The Interrupted Pilgrimage (The Sick Pilgrim), 1858
Born on January 15, 1793 in Vienna, Austria, Ferdinand Georg Waldmüller was a 19th century painter from the Biedermeier period. One of Austria's most well-known artists in his day, sadly today he is quite obscure but his incredible talent for detail and beautiful colors make him particularly unique from most of the artists I've written about here. It seems like many artists, especially today, fall into either landscape or figures, but not both. Waldmüller wielded both with a musical ease...his use of sunlight is among the most natural and vibrant I can ever remember any artist ever painting. Looking at Waldmüller's work one feels a deep optimism and overall gratifying peacefulness, without the sentimentality that often accompanies art from this era. He has an epic sensibility yet embraces common people instead of heroes and religious figures of the past, a natural storyteller that includes women and children as key characters in his stage.
In The Interrupted Pilgrimage above, a family of peasants nestle atop a rocky hillside as one of their members is tended to for whatever reason—hardly the kind of subject that makes us want to run out and paint. Yet Waldmüller creates a moment so lifelike, with natural sunlight spilling atop of these villagers and the strong shadow in the foreground, that it actually creates a kind of déjà vu. It is foreign and familiar at the same time. The composition is also interesting in how the figures recede into perspective along a sloped diagonal plane, using vibrant cool/warm colors to string our eye along the figures to keep from wandering immediately outward toward the scenic hilltop view. A young man holds up a crucifix figure to indicate the pilgrimage is a religious one, possibly related to Easter. Waldmüller uses texture and color to imbue this scene with an earthiness that is almost tangible, so much that one can feel the afternoon breeze of the high altitude, yet the psychology of this simple scene makes us ponder whether the sick relative is going to be ok for the long trek. A fascinating study and a deeply personal painting, this story is the kind that makes the most memorable kind of art.
View to Mödling, 1848
This landscape is a view from a region just below Vienna with a rich history dating before Charlemagne. A fertile area known for its grapes, it was apparently well known to Beethoven, a contemporary of Waldmüller who ended up painting his portrait in 1823. Waldmüller takes a simple hilltop view and creates a poetry of warm sunshine with an inviting geography of greens and warms. It is clear that Austrians loved and respected nature, letting it inspire them both visually and musically, and here Waldmüller forces us to rethink a humble hillside and savour the quiet richness of the moment. Off to the right he places a beautiful young woman sitting along the rocks to reinforce the importance of and pleasure from nature and solitude. Today this region is known for having one of Europe's largest shopping centers, a crass intrusion into a quiet corner of Austria that, by looking here, clearly did not need it. Waldmüller's moment in time here is a gentle reminder of what is truly important to our wellbeing and how we belong to nature.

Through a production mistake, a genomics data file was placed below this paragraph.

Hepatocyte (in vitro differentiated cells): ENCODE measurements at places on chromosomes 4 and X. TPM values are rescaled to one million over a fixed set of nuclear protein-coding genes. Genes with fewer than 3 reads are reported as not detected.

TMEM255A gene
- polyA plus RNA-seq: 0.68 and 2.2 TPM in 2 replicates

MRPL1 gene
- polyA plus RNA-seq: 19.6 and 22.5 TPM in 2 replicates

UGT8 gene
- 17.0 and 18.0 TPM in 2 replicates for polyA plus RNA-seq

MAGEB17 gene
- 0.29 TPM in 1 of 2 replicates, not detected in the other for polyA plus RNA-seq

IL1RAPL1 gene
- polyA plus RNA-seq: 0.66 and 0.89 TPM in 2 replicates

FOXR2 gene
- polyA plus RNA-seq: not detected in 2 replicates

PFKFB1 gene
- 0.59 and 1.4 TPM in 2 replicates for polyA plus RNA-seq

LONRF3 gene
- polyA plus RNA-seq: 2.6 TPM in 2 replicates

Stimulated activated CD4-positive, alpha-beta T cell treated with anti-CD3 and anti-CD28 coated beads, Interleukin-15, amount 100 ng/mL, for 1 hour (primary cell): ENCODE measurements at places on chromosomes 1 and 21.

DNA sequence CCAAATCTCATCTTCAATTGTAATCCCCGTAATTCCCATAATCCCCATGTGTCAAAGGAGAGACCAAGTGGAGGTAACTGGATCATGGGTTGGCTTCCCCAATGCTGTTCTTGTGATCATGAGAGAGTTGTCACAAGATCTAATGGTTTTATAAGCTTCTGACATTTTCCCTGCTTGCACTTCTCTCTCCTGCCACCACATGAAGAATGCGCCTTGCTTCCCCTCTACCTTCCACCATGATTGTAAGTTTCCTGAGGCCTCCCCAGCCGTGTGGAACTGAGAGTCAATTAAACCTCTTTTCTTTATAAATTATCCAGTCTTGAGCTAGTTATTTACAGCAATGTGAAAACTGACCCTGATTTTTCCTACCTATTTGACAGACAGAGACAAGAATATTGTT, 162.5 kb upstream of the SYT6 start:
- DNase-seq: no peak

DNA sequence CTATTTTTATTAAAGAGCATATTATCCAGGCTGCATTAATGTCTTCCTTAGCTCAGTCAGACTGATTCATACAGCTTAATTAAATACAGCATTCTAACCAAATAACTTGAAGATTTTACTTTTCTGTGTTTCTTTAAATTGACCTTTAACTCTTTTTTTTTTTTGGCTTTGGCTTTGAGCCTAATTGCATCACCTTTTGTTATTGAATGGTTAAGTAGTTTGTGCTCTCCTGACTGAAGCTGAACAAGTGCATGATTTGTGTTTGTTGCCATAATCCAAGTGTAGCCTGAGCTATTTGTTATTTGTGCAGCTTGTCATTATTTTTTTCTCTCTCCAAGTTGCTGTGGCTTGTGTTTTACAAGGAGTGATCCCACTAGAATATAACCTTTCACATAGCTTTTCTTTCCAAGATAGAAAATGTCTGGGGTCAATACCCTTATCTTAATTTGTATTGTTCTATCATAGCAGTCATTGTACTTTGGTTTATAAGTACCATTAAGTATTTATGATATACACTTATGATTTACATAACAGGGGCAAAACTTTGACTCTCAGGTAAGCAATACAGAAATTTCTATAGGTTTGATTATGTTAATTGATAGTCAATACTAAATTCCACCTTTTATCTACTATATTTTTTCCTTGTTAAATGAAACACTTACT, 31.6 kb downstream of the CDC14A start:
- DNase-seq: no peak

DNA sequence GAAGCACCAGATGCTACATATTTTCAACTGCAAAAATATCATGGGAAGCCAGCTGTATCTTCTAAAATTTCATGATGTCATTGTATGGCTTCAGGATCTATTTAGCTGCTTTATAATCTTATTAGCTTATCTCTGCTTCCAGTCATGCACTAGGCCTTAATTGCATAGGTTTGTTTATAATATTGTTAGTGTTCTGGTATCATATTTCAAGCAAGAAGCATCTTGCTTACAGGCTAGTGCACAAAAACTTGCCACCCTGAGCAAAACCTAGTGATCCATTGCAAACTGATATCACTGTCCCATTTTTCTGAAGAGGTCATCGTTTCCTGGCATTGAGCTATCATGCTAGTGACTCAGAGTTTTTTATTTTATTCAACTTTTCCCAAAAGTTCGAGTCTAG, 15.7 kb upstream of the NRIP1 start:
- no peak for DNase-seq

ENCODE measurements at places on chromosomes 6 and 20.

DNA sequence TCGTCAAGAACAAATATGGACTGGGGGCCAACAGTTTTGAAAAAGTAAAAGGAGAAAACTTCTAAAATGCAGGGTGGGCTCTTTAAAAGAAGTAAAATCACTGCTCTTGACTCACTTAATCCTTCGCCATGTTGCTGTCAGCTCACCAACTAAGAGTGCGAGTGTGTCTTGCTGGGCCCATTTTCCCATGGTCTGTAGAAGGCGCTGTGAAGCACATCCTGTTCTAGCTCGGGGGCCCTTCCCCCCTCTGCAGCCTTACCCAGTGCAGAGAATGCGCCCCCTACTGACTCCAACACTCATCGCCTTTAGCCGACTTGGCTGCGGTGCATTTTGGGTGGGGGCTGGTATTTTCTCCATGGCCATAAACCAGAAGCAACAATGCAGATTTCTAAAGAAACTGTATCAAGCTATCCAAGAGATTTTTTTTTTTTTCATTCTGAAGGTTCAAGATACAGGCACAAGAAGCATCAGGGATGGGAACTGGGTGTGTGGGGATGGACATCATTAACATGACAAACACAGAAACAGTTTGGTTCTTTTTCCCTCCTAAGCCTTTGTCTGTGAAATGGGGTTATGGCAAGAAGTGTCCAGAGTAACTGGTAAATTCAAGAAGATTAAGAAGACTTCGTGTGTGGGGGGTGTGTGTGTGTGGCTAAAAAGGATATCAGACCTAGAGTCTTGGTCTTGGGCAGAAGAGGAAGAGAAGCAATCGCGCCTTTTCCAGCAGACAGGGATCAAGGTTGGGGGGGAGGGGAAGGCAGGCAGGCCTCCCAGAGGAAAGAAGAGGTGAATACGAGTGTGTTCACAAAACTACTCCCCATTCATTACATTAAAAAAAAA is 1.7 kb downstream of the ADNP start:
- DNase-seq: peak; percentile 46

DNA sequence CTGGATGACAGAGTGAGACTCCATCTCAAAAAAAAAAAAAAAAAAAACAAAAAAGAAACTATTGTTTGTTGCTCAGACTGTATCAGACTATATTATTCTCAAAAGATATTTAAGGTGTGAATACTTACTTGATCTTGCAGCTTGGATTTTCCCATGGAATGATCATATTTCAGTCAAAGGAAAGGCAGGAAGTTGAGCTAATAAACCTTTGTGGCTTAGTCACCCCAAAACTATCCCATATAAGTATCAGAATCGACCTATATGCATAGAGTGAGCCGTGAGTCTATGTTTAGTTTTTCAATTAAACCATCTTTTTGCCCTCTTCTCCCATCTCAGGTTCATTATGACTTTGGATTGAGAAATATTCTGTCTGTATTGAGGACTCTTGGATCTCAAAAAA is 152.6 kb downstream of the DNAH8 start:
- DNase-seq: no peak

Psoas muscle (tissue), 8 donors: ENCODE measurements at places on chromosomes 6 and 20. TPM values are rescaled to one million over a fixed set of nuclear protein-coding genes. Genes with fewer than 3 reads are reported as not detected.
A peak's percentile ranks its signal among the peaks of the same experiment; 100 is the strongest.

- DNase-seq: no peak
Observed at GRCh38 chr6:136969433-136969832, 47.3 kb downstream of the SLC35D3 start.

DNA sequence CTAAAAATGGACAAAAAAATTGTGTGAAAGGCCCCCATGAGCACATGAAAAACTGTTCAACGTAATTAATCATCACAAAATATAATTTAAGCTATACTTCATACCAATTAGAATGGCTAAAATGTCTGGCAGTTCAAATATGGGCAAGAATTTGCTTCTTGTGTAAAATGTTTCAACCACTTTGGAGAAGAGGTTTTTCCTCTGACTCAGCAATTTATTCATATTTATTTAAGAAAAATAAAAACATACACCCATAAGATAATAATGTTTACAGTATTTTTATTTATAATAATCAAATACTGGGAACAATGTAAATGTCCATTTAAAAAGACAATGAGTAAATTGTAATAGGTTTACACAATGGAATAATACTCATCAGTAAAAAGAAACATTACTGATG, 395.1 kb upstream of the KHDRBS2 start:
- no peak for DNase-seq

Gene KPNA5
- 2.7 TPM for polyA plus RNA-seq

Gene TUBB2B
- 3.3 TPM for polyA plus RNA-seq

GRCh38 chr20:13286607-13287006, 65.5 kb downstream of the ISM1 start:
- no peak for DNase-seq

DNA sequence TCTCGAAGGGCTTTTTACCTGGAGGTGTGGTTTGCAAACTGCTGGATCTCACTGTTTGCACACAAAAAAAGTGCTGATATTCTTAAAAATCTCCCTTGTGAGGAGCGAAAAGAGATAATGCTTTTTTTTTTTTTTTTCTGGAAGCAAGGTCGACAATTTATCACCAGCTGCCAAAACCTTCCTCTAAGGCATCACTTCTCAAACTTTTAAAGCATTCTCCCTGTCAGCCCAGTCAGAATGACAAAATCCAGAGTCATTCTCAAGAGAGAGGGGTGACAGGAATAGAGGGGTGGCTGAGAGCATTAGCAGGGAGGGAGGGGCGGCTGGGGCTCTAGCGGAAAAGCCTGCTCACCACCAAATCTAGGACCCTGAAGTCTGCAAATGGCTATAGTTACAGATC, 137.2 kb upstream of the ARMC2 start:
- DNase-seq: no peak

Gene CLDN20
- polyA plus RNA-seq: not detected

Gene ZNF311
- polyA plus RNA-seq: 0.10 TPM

Bildnis Sigmund Caspar Fischer, 1837
Portraiture was also one of Waldmüller's genres, and as we can see here in this portrait of a university professor, he was no slouch in this field. Although the furniture and drapery have a stiffness to them that seems rushed and even unfinished (the chair seat), Waldmüller was able to capture the presence of this man with a sense of importance to his stature. The professor holds his gaze evenly, and his hands suggest a man of intelligence and humbleness. Note the NeoClassical hairstyle. Even though the lack of detail in the clothing appears unrefined Waldmüller scumbles a dark cool greyish purple on the folds of the shirt, which is fine from a distance. The background in the upper right is an interesting green scumbled atop what appears to be a yellow ochre while to the right it becomes a smooth light brown tone, which shows distinct cracking over time.